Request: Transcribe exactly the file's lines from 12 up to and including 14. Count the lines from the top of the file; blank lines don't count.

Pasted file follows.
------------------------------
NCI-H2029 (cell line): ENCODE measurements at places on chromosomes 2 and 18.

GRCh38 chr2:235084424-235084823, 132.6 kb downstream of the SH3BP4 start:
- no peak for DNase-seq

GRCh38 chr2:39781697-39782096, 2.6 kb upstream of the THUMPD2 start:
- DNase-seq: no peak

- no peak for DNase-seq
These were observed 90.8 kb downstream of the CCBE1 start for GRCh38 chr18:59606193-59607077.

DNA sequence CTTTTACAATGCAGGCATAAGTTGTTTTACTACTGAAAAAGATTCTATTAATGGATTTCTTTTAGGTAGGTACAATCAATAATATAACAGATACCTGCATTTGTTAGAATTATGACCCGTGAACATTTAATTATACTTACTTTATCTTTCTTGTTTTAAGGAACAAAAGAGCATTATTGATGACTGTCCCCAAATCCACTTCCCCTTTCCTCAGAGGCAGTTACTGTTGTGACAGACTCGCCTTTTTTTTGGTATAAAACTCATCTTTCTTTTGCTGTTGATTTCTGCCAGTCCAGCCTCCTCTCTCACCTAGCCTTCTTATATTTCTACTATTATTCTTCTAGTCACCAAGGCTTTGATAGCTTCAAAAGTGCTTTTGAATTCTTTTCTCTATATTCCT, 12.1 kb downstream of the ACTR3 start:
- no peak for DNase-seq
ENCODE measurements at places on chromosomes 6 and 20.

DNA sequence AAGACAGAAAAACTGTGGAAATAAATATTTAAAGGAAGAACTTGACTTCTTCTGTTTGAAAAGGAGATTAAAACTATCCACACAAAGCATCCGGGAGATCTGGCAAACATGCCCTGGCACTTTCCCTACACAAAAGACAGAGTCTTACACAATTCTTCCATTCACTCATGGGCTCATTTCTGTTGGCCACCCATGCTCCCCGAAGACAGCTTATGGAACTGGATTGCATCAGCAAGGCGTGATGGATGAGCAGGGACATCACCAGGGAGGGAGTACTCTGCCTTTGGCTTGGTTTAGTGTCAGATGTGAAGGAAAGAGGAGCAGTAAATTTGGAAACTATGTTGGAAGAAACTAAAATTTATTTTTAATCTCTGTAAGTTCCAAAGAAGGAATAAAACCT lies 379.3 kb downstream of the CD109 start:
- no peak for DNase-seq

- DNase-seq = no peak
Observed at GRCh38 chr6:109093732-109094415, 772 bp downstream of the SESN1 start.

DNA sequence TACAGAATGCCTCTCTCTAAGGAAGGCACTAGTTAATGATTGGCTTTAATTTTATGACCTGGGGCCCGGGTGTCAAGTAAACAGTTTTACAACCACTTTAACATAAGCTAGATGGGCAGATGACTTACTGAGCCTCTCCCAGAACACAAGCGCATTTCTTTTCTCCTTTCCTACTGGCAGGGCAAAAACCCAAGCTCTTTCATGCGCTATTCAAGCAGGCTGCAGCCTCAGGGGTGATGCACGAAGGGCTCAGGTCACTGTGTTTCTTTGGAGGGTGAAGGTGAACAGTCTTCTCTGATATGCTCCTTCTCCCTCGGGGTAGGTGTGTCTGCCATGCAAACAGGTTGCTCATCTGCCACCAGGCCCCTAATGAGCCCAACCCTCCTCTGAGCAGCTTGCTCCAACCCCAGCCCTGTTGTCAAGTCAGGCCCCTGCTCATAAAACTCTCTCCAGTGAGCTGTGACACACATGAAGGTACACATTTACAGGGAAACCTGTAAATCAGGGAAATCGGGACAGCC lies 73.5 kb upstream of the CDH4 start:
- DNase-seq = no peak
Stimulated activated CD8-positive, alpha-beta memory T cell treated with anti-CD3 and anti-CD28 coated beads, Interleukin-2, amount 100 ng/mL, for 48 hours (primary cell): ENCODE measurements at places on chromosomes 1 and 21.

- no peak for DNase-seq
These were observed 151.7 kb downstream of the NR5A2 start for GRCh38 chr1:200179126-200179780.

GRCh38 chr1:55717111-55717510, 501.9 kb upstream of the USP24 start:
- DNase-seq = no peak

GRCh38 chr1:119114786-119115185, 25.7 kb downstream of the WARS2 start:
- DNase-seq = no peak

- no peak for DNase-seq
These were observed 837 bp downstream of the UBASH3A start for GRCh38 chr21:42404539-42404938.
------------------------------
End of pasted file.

- no peak for DNase-seq

- DNase-seq = no peak
Observed at GRCh38 chr6:109093732-109094415, 772 bp downstream of the SESN1 start.